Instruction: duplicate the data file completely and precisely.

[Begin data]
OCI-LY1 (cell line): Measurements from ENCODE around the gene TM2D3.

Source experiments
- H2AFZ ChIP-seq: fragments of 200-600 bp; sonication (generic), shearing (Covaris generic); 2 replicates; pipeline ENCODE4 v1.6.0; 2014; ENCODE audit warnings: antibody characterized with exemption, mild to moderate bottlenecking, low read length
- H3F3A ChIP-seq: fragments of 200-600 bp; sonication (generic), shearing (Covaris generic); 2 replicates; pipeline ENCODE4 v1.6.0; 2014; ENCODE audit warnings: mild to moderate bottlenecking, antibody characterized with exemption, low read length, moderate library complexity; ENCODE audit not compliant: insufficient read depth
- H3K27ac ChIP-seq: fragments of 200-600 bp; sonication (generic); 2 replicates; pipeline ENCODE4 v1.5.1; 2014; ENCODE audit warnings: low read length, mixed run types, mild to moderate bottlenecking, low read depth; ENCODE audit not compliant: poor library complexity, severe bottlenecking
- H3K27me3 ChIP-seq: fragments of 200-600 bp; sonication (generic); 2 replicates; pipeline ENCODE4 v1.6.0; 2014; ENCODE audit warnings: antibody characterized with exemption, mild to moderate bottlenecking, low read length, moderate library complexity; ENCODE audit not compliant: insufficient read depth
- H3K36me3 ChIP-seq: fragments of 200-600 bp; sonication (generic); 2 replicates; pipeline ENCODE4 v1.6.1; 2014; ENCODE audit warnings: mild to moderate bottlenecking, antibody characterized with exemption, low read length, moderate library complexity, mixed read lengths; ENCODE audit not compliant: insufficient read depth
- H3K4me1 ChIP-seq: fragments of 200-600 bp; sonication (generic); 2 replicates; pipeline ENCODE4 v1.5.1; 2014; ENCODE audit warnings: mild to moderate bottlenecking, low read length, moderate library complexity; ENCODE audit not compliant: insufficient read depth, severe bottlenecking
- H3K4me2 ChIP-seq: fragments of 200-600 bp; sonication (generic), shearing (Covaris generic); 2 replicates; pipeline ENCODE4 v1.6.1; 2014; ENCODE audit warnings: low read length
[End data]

OCI-LY1 (cell line): Measurements from ENCODE around the gene TM2D3.

Source experiments
- H2AFZ ChIP-seq: fragments of 200-600 bp; sonication (generic), shearing (Covaris generic); 2 replicates; pipeline ENCODE4 v1.6.0; 2014; ENCODE audit warnings: antibody characterized with exemption, mild to moderate bottlenecking, low read length
- H3F3A ChIP-seq: fragments of 200-600 bp; sonication (generic), shearing (Covaris generic); 2 replicates; pipeline ENCODE4 v1.6.0; 2014; ENCODE audit warnings: mild to moderate bottlenecking, antibody characterized with exemption, low read length, moderate library complexity; ENCODE audit not compliant: insufficient read depth
- H3K27ac ChIP-seq: fragments of 200-600 bp; sonication (generic); 2 replicates; pipeline ENCODE4 v1.5.1; 2014; ENCODE audit warnings: low read length, mixed run types, mild to moderate bottlenecking, low read depth; ENCODE audit not compliant: poor library complexity, severe bottlenecking
- H3K27me3 ChIP-seq: fragments of 200-600 bp; sonication (generic); 2 replicates; pipeline ENCODE4 v1.6.0; 2014; ENCODE audit warnings: antibody characterized with exemption, mild to moderate bottlenecking, low read length, moderate library complexity; ENCODE audit not compliant: insufficient read depth
- H3K36me3 ChIP-seq: fragments of 200-600 bp; sonication (generic); 2 replicates; pipeline ENCODE4 v1.6.1; 2014; ENCODE audit warnings: mild to moderate bottlenecking, antibody characterized with exemption, low read length, moderate library complexity, mixed read lengths; ENCODE audit not compliant: insufficient read depth
- H3K4me1 ChIP-seq: fragments of 200-600 bp; sonication (generic); 2 replicates; pipeline ENCODE4 v1.5.1; 2014; ENCODE audit warnings: mild to moderate bottlenecking, low read length, moderate library complexity; ENCODE audit not compliant: insufficient read depth, severe bottlenecking
- H3K4me2 ChIP-seq: fragments of 200-600 bp; sonication (generic), shearing (Covaris generic); 2 replicates; pipeline ENCODE4 v1.6.1; 2014; ENCODE audit warnings: low read length